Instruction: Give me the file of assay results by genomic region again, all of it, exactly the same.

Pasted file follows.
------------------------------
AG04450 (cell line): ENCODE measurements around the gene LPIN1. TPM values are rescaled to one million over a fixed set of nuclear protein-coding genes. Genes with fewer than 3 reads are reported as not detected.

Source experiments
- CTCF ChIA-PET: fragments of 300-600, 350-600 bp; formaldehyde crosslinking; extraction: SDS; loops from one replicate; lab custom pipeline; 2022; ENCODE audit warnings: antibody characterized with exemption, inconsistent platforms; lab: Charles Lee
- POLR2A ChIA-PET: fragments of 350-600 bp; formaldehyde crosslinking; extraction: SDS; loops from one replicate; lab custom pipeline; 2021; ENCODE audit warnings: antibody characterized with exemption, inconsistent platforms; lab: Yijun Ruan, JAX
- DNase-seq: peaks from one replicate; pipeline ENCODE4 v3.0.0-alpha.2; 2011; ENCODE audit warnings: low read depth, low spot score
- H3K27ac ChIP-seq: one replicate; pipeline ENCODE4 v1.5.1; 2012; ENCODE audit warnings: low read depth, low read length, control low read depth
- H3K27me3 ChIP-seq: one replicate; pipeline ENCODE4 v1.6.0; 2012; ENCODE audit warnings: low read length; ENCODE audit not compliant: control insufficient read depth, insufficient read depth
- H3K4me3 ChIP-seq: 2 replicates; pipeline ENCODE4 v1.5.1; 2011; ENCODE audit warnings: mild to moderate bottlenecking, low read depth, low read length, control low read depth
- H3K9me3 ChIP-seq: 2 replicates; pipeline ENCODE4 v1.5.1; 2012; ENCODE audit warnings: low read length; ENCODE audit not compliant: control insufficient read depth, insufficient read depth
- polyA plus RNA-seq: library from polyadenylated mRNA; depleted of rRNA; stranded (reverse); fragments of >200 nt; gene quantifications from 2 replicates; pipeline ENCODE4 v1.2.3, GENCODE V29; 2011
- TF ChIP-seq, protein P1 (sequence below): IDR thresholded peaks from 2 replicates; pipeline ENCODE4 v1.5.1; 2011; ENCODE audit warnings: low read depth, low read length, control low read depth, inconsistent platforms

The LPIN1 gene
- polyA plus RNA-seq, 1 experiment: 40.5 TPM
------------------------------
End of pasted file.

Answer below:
AG04450 (cell line): ENCODE measurements around the gene LPIN1. TPM values are rescaled to one million over a fixed set of nuclear protein-coding genes. Genes with fewer than 3 reads are reported as not detected.

Source experiments
- CTCF ChIA-PET: fragments of 300-600, 350-600 bp; formaldehyde crosslinking; extraction: SDS; loops from one replicate; lab custom pipeline; 2022; ENCODE audit warnings: antibody characterized with exemption, inconsistent platforms; lab: Charles Lee
- POLR2A ChIA-PET: fragments of 350-600 bp; formaldehyde crosslinking; extraction: SDS; loops from one replicate; lab custom pipeline; 2021; ENCODE audit warnings: antibody characterized with exemption, inconsistent platforms; lab: Yijun Ruan, JAX
- DNase-seq: peaks from one replicate; pipeline ENCODE4 v3.0.0-alpha.2; 2011; ENCODE audit warnings: low read depth, low spot score
- H3K27ac ChIP-seq: one replicate; pipeline ENCODE4 v1.5.1; 2012; ENCODE audit warnings: low read depth, low read length, control low read depth
- H3K27me3 ChIP-seq: one replicate; pipeline ENCODE4 v1.6.0; 2012; ENCODE audit warnings: low read length; ENCODE audit not compliant: control insufficient read depth, insufficient read depth
- H3K4me3 ChIP-seq: 2 replicates; pipeline ENCODE4 v1.5.1; 2011; ENCODE audit warnings: mild to moderate bottlenecking, low read depth, low read length, control low read depth
- H3K9me3 ChIP-seq: 2 replicates; pipeline ENCODE4 v1.5.1; 2012; ENCODE audit warnings: low read length; ENCODE audit not compliant: control insufficient read depth, insufficient read depth
- polyA plus RNA-seq: library from polyadenylated mRNA; depleted of rRNA; stranded (reverse); fragments of >200 nt; gene quantifications from 2 replicates; pipeline ENCODE4 v1.2.3, GENCODE V29; 2011
- TF ChIP-seq, protein P1 (sequence below): IDR thresholded peaks from 2 replicates; pipeline ENCODE4 v1.5.1; 2011; ENCODE audit warnings: low read depth, low read length, control low read depth, inconsistent platforms

The LPIN1 gene
- polyA plus RNA-seq, 1 experiment: 40.5 TPM